A free service and an app can help you find and understand Medicare coverage
Shopping for a Medicare policy and even just understanding what Medicare covers can be maddeningly difficult. But the new United Income Medicare Advice free personalized shopping service and the new free What’s Covered mobile app from Medicare itself could help make things easier. That app, sadly, has some serious limitations, though.
Making smart choices can mean saving serious money for people 65 and older, the age for the program’s beneficiaries.
“Out-of-pocket medical expenses for Americans over 65 average $4,300 a year,” according to a recent study by the Center for Retirement Research, said Elizabeth Kelly, senior vice president of operations at United Income, which is a financial services firm for boomers. “So it’s incredibly important to make the right choices. Unfortunately, the Medicare program is incredibly complex.”
Worse, if you don’t enroll in Medicare on time, you can get socked with steep financial penalties. That means higher costs for the rest of your life.
Here’s a look at each of the two new tools:
The United Income Service to Find the Right Medicare Coverage
First, the Medicare service released yesterday by United Income, a financial services firm geared to boomers: After spending about five to 10 minutes answering a few questions online about your health care preferences and needs, you then get United Income’s suggestions for coverage that’s most appropriate. To get there, the company reviews more than 300 options.
United Income won’t, however, recommend a particular health insurer’s Medicare Advantage or Medigap policy. “We wanted to provide Medicare advice that’s part of a financial plan,” says Andrew Vincent, United Income senior vice president of product.
The first thing United Income determines is whether a user is eligible for the program or if Medicare is the best choice. “If you have access to retiree coverage through the military or a union, that may be a better option than Medicare,” Vincent notes.
Then, the service gets into trade-offs. Things like lower premiums versus the breadth of doctor networks and the need for pre-approvals for treatment.
Next, you’re asked to estimate your health expenses and your tax filing status.
United Income then tells you which types of Medicare and supplemental Medicare plans would be most suitable, why, and an estimate of your monthly premium. (United Income doesn’t have premium figures for Medigap policies yet, though.)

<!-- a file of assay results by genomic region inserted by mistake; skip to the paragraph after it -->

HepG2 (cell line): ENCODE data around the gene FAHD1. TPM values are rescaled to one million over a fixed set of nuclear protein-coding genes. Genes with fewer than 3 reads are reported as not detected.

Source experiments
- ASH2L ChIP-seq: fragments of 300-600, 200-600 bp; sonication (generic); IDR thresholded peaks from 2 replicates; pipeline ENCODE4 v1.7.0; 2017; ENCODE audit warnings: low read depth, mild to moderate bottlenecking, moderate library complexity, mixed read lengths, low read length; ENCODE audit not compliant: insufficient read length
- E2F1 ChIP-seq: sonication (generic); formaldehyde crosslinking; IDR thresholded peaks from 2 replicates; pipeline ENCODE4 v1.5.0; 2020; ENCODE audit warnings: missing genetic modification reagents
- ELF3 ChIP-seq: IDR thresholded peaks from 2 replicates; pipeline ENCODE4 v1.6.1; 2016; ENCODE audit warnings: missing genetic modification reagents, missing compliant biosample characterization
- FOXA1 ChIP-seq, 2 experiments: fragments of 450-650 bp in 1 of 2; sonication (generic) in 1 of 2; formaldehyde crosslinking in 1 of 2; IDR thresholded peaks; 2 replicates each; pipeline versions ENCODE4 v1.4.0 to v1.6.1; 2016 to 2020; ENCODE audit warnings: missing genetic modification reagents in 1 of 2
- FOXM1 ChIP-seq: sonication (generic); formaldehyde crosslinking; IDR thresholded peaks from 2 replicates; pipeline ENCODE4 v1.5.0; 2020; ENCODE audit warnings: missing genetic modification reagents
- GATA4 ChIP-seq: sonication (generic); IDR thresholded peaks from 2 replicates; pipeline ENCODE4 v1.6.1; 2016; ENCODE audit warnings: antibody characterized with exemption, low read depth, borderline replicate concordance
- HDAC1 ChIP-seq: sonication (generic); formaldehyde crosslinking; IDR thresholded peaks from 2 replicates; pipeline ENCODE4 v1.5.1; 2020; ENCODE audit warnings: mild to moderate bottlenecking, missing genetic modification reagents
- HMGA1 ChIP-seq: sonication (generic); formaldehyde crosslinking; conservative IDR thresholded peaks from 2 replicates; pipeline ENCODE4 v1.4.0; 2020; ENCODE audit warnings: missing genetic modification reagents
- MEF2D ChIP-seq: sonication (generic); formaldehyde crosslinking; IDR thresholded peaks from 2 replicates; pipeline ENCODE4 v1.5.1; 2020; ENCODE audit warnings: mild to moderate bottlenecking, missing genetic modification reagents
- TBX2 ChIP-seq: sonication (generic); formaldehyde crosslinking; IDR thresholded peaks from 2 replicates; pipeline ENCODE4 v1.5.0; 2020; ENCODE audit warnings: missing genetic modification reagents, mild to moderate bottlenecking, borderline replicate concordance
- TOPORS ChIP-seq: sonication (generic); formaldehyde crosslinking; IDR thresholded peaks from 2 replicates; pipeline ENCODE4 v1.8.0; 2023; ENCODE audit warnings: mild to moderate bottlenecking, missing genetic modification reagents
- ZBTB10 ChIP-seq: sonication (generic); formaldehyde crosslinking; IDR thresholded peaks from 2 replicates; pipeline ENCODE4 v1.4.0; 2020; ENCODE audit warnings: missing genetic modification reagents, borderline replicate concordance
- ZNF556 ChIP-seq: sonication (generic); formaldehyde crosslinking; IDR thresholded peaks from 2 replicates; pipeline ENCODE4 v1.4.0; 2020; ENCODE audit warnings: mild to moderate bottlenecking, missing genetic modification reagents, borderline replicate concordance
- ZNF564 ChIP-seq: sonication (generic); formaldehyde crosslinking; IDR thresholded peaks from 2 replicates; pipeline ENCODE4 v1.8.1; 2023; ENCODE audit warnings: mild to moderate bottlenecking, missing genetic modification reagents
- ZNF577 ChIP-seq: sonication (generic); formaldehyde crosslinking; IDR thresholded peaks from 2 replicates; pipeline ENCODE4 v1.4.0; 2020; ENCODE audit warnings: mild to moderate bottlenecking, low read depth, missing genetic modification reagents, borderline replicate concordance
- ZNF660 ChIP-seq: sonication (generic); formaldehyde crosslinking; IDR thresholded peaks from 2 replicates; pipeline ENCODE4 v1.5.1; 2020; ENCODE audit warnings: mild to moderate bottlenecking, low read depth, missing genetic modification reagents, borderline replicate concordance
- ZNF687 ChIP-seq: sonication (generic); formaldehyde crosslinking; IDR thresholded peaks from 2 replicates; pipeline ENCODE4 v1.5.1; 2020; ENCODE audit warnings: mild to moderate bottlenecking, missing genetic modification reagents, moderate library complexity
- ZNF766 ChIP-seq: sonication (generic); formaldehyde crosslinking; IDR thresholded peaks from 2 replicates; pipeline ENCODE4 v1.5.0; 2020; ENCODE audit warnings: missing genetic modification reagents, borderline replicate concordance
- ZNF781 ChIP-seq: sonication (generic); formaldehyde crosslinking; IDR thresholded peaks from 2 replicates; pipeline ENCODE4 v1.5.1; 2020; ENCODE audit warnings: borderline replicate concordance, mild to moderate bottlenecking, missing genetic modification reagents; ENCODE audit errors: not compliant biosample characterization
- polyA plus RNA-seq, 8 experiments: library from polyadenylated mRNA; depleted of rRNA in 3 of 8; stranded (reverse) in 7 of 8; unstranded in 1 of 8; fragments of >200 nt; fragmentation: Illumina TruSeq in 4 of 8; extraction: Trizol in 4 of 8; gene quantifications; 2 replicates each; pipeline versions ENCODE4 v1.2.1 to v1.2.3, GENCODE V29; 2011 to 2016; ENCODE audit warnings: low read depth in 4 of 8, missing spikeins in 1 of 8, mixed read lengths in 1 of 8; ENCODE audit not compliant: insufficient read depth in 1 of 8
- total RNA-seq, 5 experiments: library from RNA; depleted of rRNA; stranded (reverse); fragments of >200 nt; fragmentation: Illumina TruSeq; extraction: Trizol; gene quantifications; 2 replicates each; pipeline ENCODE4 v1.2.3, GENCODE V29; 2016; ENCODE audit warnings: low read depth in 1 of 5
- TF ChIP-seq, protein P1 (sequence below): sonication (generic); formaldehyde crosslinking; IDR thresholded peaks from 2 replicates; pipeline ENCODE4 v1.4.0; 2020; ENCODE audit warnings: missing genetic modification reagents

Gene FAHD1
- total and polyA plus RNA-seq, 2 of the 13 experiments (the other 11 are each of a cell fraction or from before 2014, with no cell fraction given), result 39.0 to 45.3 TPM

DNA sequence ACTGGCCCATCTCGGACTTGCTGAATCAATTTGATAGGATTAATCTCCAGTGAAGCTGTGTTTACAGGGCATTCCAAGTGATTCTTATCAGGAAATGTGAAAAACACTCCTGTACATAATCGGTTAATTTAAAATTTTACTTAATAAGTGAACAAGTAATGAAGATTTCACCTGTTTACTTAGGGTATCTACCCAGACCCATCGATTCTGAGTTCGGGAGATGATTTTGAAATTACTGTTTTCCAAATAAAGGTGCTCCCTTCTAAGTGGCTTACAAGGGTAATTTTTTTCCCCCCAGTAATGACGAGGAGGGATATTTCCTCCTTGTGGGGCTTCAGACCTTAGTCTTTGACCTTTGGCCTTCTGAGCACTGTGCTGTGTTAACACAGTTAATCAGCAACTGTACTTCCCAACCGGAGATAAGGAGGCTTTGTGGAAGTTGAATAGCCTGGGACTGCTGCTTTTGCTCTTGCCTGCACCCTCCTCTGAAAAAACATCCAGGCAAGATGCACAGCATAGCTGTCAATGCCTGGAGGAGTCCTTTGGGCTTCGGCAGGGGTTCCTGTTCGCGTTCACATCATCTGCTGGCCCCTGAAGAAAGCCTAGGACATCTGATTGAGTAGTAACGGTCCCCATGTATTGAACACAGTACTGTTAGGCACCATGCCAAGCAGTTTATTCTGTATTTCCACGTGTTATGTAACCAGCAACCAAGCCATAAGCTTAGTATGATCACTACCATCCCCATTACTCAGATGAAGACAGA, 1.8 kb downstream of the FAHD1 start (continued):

The Medicare ‘What’s Covered’ App
Medicare’s What’s Covered app, available on Apple’s App Store and on Google Play, came out in late January. It has one goal: to tell you whether Medicare Part A or Part B (treatment in hospitals and doctors offices) would cover your medical test or service, as well as basic cost information. The app is part of the government’s eMedicare initiative for computers, phones and tablets.
You don’t need to be a Medicare beneficiary to download or use the app.
“We’ve seen over the last couple of years an increase in mobile usage,” says Jon Booth, web and new media director for the Centers for Medicare and Medicaid services, ”so we thought the What’s Covered app would be a good opportunity to address what people are looking for on the Medicare.gov site.”
And, Booth added, “the app makes the information available to users if they’re offline or have spotty internet coverage in a doctor’s office. You can browse through it without needing an online connection at that minute.”
Put another way, the information in the What’s Covered app is the same as what you’ll find on the government’s Medicare.gov, just more accessible.
A Work in Progress
The What’s Covered app can be quite helpful, but it’s a work in progress.
For one thing, your search for what’s covered may turn up nothing because you didn’t enter the word or phrase Medicare is looking for. I found that when I tried out the app and typed in “heart scan” and got no results. A recent Kaiser Health News story had a similar search problem.
“We recommend to users if the term you enter is not returning results, look at the A to Z list we provide of all items and services at the bottom of the screen,” says Booth. “We encourage using the most generic term you can. If you had searched ‘scan,’ you would have seen what’s covered for diagnostic, non-laboratory tests.”
The staffers behind What’s Covered, Booth says, are constantly updating and improving the app’s search results based on user experiences.
It’s also worth remembering that What’s Covered won’t help you learn whether a treatment or procedure is covered by Medicare Advantage plans, because their coverage differs so much.
“This is primarily targeted to people with original Medicare and maybe Medicare Part D (the prescription drug plan) and their caregivers,” says Booth. “That’s a substantial number of users.”
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